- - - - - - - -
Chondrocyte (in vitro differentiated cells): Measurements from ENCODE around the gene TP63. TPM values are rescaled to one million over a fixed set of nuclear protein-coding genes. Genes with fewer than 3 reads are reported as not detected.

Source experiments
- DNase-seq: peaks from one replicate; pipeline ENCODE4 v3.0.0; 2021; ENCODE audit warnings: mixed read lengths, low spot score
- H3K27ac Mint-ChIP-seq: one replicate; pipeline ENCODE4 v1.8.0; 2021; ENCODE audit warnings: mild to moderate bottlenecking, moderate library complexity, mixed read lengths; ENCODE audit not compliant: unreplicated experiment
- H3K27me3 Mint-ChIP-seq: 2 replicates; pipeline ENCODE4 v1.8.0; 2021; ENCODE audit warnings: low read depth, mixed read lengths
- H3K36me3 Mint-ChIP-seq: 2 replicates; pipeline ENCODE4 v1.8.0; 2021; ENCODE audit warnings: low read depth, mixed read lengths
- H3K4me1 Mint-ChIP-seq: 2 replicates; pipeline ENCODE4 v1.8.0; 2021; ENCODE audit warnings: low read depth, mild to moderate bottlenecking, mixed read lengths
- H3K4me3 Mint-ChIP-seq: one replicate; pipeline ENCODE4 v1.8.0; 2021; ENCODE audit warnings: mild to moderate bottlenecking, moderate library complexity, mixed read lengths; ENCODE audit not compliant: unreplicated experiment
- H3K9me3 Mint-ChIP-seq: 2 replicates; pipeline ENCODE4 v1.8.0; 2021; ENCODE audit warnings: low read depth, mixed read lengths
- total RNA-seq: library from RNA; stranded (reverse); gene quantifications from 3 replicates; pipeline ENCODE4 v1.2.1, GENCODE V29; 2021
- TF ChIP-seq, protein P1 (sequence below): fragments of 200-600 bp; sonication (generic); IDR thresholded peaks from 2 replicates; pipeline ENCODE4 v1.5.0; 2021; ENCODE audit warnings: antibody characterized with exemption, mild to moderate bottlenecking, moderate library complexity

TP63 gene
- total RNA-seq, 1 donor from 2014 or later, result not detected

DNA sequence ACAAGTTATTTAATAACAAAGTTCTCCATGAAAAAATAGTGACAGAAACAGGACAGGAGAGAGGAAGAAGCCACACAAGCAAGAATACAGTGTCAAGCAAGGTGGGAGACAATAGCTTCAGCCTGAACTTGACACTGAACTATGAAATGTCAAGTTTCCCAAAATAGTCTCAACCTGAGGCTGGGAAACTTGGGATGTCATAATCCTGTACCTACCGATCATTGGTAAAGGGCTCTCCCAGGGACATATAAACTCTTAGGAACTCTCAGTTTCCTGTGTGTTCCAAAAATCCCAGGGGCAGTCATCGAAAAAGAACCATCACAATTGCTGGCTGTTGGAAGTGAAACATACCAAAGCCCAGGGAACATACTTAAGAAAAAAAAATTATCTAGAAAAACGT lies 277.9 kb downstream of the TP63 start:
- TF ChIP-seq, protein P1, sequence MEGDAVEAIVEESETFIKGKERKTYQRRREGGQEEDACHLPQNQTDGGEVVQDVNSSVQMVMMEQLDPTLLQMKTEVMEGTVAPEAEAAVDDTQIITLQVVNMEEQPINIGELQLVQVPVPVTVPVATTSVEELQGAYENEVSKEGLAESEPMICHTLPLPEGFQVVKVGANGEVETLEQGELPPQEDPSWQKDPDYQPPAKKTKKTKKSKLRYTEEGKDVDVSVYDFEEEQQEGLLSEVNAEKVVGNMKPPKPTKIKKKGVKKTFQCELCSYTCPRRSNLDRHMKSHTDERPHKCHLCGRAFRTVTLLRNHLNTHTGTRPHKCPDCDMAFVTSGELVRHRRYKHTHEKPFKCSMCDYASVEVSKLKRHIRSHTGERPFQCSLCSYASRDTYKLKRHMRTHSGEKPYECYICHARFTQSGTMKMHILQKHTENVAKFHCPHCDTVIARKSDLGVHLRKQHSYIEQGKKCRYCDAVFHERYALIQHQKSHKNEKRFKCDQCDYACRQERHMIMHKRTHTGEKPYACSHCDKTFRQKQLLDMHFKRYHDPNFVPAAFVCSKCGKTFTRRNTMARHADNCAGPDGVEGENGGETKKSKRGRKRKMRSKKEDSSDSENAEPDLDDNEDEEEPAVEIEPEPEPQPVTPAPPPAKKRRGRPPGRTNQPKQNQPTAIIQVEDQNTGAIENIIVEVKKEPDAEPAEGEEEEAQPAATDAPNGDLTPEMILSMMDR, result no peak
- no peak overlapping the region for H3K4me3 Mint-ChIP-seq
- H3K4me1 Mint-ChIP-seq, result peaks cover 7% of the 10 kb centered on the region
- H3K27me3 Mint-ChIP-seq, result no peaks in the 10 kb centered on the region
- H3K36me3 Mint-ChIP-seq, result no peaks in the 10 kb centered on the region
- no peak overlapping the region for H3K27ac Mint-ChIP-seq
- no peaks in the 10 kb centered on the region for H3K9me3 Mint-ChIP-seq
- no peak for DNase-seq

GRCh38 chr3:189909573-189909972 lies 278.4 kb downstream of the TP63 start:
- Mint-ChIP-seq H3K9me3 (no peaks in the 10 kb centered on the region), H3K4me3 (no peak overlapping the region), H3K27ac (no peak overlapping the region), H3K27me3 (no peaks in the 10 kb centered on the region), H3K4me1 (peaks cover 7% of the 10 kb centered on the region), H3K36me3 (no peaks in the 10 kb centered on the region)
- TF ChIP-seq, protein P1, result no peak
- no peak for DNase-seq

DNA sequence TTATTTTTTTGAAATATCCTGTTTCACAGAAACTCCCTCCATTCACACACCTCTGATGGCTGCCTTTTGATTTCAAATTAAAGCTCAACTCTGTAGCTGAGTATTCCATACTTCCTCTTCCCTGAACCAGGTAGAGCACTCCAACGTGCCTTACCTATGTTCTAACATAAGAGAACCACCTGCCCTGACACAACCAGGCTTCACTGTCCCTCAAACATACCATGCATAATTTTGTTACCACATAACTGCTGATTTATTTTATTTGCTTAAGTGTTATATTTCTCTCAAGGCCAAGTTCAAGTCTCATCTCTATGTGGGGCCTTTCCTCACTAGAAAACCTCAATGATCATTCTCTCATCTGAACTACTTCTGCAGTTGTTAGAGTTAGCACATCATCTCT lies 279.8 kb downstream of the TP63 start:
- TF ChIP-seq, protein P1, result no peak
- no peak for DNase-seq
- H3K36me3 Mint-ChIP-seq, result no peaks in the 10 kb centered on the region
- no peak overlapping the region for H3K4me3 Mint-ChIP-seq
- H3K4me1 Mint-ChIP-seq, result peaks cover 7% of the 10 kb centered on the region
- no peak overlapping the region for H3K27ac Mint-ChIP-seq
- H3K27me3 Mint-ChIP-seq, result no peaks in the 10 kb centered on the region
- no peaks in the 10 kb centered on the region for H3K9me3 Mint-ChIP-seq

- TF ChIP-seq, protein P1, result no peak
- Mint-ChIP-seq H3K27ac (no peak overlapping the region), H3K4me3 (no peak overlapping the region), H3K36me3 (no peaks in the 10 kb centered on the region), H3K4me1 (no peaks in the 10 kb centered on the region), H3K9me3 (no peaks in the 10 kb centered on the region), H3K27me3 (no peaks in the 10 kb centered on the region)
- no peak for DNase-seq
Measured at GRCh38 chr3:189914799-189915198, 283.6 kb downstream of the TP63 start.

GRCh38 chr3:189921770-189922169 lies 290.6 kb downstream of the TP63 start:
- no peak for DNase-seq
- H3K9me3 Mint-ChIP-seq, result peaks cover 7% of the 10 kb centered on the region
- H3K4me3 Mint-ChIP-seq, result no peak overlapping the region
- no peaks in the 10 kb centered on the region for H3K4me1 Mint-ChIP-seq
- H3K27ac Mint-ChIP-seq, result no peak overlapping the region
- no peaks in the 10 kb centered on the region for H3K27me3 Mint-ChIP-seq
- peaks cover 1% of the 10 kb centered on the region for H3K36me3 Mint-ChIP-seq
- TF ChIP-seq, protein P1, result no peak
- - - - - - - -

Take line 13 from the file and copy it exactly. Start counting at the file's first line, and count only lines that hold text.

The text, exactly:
- total RNA-seq, 1 donor from 2014 or later, result not detected